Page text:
Practical tips for improving resilience

Find out how resilient you are and how to train your inner strengths.


Nicole Koch

Each and every one of us experiences stressful situations and challenging times. Yet while many people go to pieces, others emerge from a crisis even stronger. Why is that? When things get difficult, inner strength is called upon: it's a quality also known as resilience. And its strength varies enormously from person to person.  

What does resilience mean?

The term originates from materials science and describes the ability of a material to return to its original shape after being bent or moulded. In psychology, resilience means the ability to work through challenges with inner strength ad flexibility, while not only keeping physical and mental health intact, but also experiencing inner growth as a result.

How does resilience help us?

First, the good news: every one of us has a certain degree of resilience, which we can consciously strengthen. To do this, you require patience, perseverance, determination and focus. Being resilient – or mentally tough – is not something you can change overnight. Yet it’s worth persevering, as by improving your resilience, you will increase your well-being. You’ll display less tension or physical reactions to mentally stressful situations. Resilience also helps you to actively plan your thoughts and actions. This will make you less anxious and able to see new courses of action: you’ll be generally more open to change in your private and professional life.  

How can we train our resilience?

The following tips and exercises will help you learn how to develop and strengthen the seven keys to resilience:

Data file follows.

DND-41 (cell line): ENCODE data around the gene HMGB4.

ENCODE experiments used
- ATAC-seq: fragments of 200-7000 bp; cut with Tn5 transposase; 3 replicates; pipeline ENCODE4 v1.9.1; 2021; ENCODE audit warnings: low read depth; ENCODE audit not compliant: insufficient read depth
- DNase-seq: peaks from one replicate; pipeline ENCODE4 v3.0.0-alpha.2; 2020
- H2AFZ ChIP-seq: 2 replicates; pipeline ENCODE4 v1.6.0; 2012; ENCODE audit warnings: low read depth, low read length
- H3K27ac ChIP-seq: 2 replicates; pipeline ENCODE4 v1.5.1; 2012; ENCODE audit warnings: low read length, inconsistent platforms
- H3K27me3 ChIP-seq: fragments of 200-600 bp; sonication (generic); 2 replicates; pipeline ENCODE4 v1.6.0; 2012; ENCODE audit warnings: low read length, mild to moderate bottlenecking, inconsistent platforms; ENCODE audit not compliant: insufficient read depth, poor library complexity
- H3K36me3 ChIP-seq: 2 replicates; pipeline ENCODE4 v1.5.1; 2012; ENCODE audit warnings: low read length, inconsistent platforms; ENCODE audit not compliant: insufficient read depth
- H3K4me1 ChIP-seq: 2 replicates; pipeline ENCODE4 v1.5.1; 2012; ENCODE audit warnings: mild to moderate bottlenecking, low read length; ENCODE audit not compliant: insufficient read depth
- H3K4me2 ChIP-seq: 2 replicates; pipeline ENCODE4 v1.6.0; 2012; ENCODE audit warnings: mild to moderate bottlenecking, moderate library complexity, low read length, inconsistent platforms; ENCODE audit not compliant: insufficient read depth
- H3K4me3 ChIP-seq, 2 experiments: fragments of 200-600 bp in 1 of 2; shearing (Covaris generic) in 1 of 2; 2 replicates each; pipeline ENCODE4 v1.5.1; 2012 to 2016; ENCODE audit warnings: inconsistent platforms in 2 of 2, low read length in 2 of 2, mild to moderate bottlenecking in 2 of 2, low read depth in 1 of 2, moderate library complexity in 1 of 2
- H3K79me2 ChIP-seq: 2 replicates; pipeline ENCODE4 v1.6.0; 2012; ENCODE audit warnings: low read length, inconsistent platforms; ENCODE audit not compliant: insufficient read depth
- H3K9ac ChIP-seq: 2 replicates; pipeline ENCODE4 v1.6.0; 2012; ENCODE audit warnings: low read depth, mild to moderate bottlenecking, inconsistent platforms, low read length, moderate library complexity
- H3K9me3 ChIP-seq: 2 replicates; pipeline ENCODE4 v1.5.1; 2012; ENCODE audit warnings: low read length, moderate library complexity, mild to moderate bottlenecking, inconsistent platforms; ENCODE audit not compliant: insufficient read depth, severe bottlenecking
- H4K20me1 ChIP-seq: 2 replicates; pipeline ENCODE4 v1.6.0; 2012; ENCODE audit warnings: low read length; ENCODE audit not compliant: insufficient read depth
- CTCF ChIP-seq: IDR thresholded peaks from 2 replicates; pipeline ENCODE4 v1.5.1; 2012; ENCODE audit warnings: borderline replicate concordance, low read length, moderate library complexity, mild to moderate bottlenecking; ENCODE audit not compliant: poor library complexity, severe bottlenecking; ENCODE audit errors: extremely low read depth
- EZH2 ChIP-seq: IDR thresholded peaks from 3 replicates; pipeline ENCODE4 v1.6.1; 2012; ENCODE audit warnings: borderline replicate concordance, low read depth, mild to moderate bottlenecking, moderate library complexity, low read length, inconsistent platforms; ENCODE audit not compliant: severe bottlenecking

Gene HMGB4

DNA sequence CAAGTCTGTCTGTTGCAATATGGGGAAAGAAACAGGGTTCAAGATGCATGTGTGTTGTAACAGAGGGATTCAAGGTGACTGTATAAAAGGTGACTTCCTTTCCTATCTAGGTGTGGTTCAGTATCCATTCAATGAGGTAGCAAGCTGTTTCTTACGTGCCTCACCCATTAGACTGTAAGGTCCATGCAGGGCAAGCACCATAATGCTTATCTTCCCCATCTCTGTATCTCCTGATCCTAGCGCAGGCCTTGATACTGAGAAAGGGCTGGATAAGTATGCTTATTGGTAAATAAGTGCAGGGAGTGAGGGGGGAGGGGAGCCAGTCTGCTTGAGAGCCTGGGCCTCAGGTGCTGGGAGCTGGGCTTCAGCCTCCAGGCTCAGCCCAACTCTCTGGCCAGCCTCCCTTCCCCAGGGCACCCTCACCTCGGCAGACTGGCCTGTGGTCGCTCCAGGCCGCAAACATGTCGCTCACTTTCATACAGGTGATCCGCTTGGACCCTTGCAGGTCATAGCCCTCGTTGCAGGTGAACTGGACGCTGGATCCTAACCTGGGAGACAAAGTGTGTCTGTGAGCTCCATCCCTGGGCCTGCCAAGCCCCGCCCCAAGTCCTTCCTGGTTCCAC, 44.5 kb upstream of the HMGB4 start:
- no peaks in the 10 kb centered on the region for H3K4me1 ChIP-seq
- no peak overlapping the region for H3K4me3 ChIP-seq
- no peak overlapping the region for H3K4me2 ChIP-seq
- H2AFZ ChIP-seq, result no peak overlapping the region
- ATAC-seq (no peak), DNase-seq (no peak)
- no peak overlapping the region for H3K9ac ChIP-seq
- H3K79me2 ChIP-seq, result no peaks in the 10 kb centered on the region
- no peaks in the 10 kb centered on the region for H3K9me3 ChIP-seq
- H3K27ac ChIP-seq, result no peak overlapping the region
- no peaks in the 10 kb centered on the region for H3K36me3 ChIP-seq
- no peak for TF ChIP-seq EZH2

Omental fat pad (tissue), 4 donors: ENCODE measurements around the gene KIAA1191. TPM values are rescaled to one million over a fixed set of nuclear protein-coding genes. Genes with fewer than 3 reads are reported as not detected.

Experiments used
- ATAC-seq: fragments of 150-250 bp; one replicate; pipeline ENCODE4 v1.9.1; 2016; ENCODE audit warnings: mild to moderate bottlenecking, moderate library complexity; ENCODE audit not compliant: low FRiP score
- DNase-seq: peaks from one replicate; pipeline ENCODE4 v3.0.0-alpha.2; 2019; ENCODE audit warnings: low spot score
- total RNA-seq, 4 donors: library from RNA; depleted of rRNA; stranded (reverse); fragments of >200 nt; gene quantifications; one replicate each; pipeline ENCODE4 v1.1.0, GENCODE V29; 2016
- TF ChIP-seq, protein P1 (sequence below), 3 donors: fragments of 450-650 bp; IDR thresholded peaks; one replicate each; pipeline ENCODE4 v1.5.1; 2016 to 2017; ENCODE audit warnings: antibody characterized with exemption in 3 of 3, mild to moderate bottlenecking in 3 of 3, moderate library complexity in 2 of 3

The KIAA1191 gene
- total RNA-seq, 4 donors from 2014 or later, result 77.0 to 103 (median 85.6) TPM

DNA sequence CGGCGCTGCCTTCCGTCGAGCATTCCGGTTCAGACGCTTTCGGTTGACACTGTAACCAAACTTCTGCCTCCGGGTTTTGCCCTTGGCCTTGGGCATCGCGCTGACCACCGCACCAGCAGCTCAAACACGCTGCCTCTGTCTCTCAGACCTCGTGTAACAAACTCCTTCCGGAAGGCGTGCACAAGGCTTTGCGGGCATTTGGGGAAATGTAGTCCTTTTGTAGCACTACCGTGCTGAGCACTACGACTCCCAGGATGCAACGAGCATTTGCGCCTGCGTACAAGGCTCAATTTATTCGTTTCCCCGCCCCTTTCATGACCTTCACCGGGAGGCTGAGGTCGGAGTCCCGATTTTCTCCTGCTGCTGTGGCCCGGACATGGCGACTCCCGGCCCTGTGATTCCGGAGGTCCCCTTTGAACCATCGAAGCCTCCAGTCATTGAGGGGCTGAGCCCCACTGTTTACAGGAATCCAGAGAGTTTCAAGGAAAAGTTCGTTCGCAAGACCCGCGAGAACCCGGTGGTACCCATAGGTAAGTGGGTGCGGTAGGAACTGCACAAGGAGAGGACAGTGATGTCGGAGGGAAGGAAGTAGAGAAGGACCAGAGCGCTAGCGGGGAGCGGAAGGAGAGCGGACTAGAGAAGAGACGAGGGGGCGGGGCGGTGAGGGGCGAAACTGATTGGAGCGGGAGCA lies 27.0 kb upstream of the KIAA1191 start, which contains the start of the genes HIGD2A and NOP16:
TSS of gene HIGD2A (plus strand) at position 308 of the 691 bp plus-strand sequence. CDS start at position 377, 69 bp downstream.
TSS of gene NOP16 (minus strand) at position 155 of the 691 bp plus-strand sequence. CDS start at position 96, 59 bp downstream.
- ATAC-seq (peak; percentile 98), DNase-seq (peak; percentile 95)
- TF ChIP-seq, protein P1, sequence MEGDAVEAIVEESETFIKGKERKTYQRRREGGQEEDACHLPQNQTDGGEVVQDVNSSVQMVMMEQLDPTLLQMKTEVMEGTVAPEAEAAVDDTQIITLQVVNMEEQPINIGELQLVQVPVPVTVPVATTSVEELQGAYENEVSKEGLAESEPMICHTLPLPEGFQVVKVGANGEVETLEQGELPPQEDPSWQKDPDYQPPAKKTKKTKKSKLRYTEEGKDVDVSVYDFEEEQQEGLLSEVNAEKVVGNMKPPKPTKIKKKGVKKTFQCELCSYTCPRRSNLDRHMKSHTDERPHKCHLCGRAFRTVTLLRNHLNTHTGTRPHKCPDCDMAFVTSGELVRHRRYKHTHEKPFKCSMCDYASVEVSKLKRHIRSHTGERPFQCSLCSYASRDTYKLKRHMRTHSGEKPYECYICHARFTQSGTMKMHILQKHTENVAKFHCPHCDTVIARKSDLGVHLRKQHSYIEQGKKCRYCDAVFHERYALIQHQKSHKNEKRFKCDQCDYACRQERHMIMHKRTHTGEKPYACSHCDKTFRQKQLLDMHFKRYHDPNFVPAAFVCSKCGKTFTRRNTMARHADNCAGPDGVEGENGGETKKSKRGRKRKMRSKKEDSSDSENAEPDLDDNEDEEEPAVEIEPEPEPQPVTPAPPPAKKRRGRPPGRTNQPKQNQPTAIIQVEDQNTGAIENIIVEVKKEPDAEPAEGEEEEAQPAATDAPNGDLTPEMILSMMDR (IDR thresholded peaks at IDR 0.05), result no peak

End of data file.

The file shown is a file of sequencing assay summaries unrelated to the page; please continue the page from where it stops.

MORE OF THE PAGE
Acceptance is the ability to take on board past and current events and to resign yourself to things you cannot change.

Encouraging thoughts might include:

  • I consistently focus on possible solutions and don't waste my energy on complaining about things that I can’t change.
  • I accept that pressure, defeat, conflict, misfortune and sorrow are all part of life.

Exercise: Start by accepting yourself. Think about what you don’t like about yourself. This might be a physical feature or a behaviour pattern. Which aspects of it can you accept? Allow yourself to be imperfect and also to accept your weaknesses. Mindfulness can also help you to achieve acceptance. Helpful mindfulness exercises can be found in the Helsana Coach app.  

Having a positive inner attitude means adopting a favourable view of the world, things, people and yourself.

Encouraging thoughts might include:

  • I can see good in every situation and can make the best of everything
  • I am optimistic about my future.

Exercise: Recognition and thankfulness boost your resilience. Keep a thankfulness diary. This will help you to focus every day on the positive things in your life, and to give them more space. Every morning, write down three things for which you are thankful, and every evening three experiences or encounters that you particularly enjoyed. 

Self-efficacy means being convinced of your own skills and being able to make an impact.

Encouraging thoughts might include:

  • Problems are challenges, and I believe that I can do anything that I set my mind to.
  • I’m always ready to try something new, even if it seems difficult at first.

Exercise: If you know, use and train your own strengths, you’ll constantly gain more confidence in your own abilities and will thus learn self-efficacy. Make a note of your strengths and focus on them when you are uncertain. What can I do well? What makes me special? Alternatively, you can also ask friends what they particularly appreciate about you.